Thursday, 17 May 2012

Blending old and new

Work is progressing steadily on the illustrations for my children's book. Most mornings, as soon as it is light, I head up to my studio and immerse myself in the story, surrounded by reference sketches and notes, and work on the tilt of a head, the detail in the clothing, the lay of the land.

I have published newsletters and magazines in the past, in the 'olden days' when cut and paste meant, literally, scissors and glue! In publishing poetry books for myself and others I relied on desktop publishing and much of the work was done on the computer, although for layout I still reverted to hardcopy for corrections, and always trusted my eye far more than what any program attempted to dictate.

And now I find myself, in this as in so much else, blending and weaving the old and the new, hand and eye coordination primarily, a little tweaking on a scanned image to see what may work better, then back to the drawing board for touch up.

A lot of work. Solid steady work. One image at a time. One page at a time. And always the ocean and the shoreline to remind me of where my story takes place, and the magic that is found there.

Tuesday, 1 May 2012

Felting Flowers

As part of the Gabriola Arts Council amazing Isle of the Arts Festival last weekend I took part in a wonderful felting workshop given by an inspiring instructor and fibre artist Siki Mc Ivor. I was not familiar with either (wet) felting or needle felting so it was a fascinating process.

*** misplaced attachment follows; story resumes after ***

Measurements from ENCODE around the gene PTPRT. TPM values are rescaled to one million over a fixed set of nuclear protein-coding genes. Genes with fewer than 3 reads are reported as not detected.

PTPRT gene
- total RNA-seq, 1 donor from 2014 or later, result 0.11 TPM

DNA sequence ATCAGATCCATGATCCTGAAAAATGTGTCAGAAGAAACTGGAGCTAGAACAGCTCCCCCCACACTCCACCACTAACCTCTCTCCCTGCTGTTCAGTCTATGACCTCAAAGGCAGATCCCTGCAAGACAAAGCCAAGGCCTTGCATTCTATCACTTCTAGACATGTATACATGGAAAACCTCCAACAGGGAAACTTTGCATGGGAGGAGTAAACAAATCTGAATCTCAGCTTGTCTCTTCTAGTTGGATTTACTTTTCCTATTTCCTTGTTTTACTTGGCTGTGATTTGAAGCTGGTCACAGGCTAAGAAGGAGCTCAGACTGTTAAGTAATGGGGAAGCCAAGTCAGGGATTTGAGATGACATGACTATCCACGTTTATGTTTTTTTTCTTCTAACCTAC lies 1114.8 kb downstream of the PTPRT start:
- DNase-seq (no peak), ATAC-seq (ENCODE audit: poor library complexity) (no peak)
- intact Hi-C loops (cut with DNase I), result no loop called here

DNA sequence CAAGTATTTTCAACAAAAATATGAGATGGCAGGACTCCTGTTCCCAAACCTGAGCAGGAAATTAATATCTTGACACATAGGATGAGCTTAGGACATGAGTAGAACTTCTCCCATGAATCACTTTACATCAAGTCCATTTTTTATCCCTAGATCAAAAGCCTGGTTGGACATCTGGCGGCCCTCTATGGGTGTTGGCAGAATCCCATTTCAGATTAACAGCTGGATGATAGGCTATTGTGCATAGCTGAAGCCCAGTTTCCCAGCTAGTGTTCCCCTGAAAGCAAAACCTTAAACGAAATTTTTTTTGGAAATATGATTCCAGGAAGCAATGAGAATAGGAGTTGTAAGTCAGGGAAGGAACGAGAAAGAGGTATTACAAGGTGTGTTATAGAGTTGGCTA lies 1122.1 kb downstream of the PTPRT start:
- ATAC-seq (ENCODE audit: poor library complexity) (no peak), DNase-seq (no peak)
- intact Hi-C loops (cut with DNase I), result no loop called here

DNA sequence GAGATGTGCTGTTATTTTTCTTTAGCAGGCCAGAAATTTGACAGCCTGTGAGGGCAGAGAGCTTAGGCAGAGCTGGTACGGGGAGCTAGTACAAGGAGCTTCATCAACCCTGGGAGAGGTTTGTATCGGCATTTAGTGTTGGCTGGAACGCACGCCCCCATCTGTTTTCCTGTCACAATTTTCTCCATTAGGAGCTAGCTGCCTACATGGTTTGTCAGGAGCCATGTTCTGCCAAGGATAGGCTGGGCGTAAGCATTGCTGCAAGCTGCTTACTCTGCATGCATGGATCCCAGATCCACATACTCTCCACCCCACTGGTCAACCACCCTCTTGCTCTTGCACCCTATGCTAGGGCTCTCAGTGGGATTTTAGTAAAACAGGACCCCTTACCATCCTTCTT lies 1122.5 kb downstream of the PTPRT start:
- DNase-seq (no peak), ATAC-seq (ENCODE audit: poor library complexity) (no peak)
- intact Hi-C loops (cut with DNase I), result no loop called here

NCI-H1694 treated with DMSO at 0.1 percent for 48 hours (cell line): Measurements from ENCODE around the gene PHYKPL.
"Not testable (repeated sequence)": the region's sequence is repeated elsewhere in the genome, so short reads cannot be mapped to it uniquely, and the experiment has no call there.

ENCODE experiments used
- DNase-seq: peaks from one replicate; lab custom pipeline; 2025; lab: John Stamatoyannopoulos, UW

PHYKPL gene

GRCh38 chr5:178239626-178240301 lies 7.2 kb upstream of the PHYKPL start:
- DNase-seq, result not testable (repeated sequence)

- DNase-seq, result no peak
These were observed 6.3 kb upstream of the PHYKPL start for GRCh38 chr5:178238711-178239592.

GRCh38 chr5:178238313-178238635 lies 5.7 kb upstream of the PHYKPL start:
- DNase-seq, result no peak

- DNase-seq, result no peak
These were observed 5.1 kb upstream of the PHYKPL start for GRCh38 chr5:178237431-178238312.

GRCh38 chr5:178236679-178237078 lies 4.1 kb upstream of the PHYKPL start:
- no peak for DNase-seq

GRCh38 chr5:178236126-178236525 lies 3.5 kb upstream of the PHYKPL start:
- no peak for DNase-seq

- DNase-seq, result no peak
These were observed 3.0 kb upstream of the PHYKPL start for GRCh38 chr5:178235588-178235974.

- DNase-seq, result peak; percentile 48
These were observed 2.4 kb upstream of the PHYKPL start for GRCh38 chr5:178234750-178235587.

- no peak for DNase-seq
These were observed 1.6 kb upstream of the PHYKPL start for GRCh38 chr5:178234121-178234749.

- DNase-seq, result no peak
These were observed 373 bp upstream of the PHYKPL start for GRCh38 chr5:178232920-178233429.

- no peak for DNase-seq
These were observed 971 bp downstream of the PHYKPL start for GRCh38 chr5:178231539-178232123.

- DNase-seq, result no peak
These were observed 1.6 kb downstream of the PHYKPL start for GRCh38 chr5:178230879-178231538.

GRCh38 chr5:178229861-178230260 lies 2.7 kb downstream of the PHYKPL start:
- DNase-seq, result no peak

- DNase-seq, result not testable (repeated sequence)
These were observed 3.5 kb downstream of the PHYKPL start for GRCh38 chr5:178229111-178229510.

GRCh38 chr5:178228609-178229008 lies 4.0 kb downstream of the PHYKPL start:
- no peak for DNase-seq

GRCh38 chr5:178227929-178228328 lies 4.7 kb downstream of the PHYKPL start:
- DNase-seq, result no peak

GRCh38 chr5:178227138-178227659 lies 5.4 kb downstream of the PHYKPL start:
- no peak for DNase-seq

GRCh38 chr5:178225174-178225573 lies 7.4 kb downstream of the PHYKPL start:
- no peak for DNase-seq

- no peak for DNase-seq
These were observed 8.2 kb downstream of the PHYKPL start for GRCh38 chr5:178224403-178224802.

Wonderful colours of dyed roving and other fibres were provided
to create a felted flower.

We began by layering pieces of roving, and filling in the gaps to create the flower itself.

 Then used soapy hot water and friction to felt the fibres together, adding patches as necessary.

The colour combinations people came up with were simply amazing.

A similar technique was used to make the stem.

And the stamen.

The flower, stem and stamen were then assembled and felted all together, first by needle felting...

 and then by (wet) felting, again using hot, soapy water and friction.

The flowers were absolutely stunning!

 The group was totally delighted.

... and so was I -
not to mention severely obsessed with yet another art form...